Of at the mothership, Bud Elliott wrote an insightful piece that illustrates the disconnect between the way we as fans view our favorite programs and how recruits view them. The gist is that our school’s championship moments or all-time great players have a pretty short shelf life when it comes to recruiting impact—probably a lot shorter than we would like to hope.
In the article, for example, there’s an elite wide receiver prospect who admits he’d never heard of Peter Warrick until recently. Warrick isn’t exactly ancient history and he played for an elite program. So do you think any of these kids remember Torry Holt or Philip Rivers playing for NC State? No, probably not.
Of course, what this whole thing really got me thinking about was basketball, where the Wolfpack has actually won national championships and, at least for certain stretches, maintained status among the sport’s elite programs.
But those championships were so long ago they hold next to zero recruiting value today (which might be a generous estimate), save for maybe the occasional legacy recruit. This is where the perspectives of fans and recruits diverge drastically, because, hey, those titles were a long time ago, sure, but we still cherish them, still think they’re important. We tend to think that tradition should carry some weight in recruiting, no matter how old.
Many of us have a lot of connections to NC State, whether its growing up in a family of die hards, or earning a degree from the school, or simply being a North Carolina native that picked up the Pack early on. Most of the players Kevin Keatts is trying to recruit have no ties to Raleigh or the university, and they were just hitting kindergarten when Julius Hodge was winding down the program’s most consistent run of success in decades.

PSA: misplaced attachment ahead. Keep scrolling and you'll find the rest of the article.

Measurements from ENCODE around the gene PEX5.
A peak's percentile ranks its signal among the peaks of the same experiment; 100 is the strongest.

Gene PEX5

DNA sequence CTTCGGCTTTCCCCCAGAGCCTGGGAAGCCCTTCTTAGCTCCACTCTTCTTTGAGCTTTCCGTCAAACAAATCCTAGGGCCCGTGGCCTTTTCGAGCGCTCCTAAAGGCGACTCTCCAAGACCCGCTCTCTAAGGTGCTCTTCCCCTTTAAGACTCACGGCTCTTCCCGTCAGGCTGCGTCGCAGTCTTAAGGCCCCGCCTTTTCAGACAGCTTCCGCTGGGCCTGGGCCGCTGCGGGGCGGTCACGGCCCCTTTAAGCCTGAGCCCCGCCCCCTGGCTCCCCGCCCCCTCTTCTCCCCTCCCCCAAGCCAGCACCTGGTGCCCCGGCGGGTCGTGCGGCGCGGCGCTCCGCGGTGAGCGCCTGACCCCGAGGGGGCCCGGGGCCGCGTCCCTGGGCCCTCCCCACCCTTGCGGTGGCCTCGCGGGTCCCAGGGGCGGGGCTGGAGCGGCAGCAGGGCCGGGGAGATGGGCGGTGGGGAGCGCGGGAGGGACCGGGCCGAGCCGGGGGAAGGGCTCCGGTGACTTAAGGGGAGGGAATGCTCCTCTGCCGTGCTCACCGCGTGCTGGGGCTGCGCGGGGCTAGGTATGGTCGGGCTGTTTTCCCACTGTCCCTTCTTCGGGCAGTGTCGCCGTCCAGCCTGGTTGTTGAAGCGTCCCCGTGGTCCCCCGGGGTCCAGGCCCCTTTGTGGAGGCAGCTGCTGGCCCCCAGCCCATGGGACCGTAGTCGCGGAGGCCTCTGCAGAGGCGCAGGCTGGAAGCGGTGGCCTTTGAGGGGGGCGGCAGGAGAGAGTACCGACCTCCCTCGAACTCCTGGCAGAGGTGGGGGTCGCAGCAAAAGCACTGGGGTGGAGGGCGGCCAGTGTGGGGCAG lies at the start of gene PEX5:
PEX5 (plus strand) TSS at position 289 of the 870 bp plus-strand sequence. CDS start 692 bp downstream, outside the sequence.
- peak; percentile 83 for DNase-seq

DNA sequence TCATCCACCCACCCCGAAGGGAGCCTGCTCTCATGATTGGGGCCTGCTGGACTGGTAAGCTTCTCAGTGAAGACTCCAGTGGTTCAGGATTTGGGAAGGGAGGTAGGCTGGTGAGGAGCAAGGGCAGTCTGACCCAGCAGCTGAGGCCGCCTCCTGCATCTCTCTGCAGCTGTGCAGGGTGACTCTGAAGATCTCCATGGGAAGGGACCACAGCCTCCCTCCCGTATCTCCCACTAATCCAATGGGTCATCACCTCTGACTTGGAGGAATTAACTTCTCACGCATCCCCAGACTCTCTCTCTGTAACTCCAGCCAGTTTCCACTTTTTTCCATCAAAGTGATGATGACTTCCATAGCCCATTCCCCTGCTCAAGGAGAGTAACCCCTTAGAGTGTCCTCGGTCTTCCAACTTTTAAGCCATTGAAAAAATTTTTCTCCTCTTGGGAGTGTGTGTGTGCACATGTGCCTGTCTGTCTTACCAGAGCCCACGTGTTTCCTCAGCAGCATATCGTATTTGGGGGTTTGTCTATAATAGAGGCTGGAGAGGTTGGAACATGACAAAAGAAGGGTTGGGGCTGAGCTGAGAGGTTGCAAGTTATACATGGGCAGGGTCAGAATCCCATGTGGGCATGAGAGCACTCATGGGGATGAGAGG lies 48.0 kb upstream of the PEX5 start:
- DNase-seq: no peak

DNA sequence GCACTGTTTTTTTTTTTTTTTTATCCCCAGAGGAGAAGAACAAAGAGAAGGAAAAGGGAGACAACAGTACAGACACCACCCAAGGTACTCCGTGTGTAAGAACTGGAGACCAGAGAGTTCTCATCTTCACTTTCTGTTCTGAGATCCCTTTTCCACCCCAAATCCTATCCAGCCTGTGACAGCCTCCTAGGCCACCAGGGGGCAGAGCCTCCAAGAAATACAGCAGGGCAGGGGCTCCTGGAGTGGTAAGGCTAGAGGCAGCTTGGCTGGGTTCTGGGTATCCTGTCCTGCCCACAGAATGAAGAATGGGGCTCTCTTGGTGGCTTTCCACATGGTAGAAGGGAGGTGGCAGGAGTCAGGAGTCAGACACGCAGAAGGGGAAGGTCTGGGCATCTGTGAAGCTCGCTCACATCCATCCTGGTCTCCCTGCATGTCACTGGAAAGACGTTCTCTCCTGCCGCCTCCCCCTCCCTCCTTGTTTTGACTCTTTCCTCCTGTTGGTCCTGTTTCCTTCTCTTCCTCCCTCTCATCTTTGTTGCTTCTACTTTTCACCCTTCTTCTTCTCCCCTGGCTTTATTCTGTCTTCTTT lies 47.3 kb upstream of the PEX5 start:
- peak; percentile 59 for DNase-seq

Meanwhile, all of these kids have witnessed either Duke and UNC win championships in their lifetimes, and that actually does make a difference. That dusty championship banner from the early ‘80s, not so much.
Still it’s difficult to step back and look at recruiting in a more logical way rather than reverting to “why don’t all these five-star kids love my school as much as I love my school? We should be cleaning up!” When you’ve been immersed in NC State sports for so long, it’s really hard to turn that off, and equally hard not to perceive the school’s brand as more visible and impactful than it is.
Recruits aren’t looking at State the same way we do. That can change, and NC State has been able to recruit top-100 talent despite its relatively low profile over the last 20+ years, which is encouraging. (The program does have more than just a couple banners going for it, after all.)
But they aren’t winning any recruits over by just going into PNC Arena and pointing up at old banners. I mean, they’d win me over immediately. I’d sign on the spot. The vast majority of high school kids being recruited by State could not care less. Now if we could just somehow keep that in mind when we evaluate kids’ recruiting decisions ...